A Ballad Of Burial - Poem by Rudyard Kipling
If down here I chance to die,
Solemnly I beg you take
All that is left of "I"
To the Hills for old sake's sake,
Pack me very thoroughly
In the ice that used to slake
Pegs I drank when I was dry --
This observe for old sake's sake.
To the railway station hie,
There a single ticket take
For Umballa -- goods-train -- I
Shall not mind delay or shake.
I shall rest contentedly
Spite of clamor coolies make;
Thus in state and dignity
Send me up for old sake's sake.
Next the sleepy Babu wake,
Book a Kalka van "for four."
Few, I think, will care to make
Journeys with me any more
As they used to do of yore.
I shall need a "special" break --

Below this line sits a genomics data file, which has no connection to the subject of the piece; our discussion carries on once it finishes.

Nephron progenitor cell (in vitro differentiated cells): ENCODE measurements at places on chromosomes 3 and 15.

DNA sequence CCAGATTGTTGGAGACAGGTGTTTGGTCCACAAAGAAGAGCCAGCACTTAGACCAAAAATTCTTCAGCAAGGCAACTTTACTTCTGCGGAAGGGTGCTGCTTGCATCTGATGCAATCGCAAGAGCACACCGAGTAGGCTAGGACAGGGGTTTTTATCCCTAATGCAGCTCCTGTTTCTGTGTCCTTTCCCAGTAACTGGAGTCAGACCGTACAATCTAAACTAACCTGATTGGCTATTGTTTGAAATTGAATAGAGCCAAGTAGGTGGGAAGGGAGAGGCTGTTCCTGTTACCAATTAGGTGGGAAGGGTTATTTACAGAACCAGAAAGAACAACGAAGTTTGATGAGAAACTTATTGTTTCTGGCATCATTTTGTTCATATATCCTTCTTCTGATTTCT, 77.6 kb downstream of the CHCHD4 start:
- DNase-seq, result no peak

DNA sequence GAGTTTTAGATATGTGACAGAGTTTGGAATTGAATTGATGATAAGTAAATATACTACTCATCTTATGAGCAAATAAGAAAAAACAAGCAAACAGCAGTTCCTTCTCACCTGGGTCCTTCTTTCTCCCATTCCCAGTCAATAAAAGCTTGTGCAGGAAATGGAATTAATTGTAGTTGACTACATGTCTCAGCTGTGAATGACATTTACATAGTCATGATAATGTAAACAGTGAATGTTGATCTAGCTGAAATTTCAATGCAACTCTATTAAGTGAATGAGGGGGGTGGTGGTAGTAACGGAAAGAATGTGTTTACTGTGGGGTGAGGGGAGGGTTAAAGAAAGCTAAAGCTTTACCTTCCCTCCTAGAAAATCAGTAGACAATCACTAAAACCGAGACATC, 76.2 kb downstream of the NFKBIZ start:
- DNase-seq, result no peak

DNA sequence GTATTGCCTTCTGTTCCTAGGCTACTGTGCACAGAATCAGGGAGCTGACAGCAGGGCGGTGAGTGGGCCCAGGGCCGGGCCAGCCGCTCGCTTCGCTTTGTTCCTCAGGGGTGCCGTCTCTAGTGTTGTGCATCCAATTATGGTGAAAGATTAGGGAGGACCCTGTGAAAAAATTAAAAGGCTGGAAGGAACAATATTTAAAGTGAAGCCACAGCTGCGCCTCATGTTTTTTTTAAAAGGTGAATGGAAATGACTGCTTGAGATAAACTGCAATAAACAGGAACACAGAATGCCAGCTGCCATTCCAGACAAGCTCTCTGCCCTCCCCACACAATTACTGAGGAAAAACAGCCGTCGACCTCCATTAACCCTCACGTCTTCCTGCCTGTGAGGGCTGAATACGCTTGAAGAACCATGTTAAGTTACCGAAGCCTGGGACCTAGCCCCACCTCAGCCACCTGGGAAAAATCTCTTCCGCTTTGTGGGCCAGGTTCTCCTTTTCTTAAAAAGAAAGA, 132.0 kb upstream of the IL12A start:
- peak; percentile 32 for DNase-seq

Thing I never took before --
Get me one for old sake's sake.
After that -- arrangements make.
No hotel will take me in,
And a bullock's back would break
'Neath the teak and leaden skin
Tonga ropes are frail and thin,
Or, did I a back-seat take,
In a tonga I might spin, --
Do your best for old sake's sake.
After that -- your work is done.
Recollect a Padre must
Mourn the dear departed one --
Throw the ashes and the dust.
Don't go down at once. I trust
You will find excuse to "snake
Three days' casual on the bust."
Get your fun for old sake's sake.
I could never stand the Plains.
Think of blazing June and May
Think of those September rains
Yearly till the Judgment Day!
I should never rest in peace,
I should sweat and lie awake.
Rail me then, on my decease,
To the Hills for old sake's sake.
Comments about A Ballad Of Burial by Rudyard Kipling
Read this poem in other languages
This poem has not been translated into any other language yet.
Still I Rise
The Road Not Taken
If You Forget Me
Edgar Allan Poe
Stopping By Woods On A Snowy Evening
Do Not Stand At My Grave And Weep
Mary Elizabeth Frye
I Do Not Love You Except Because I Love You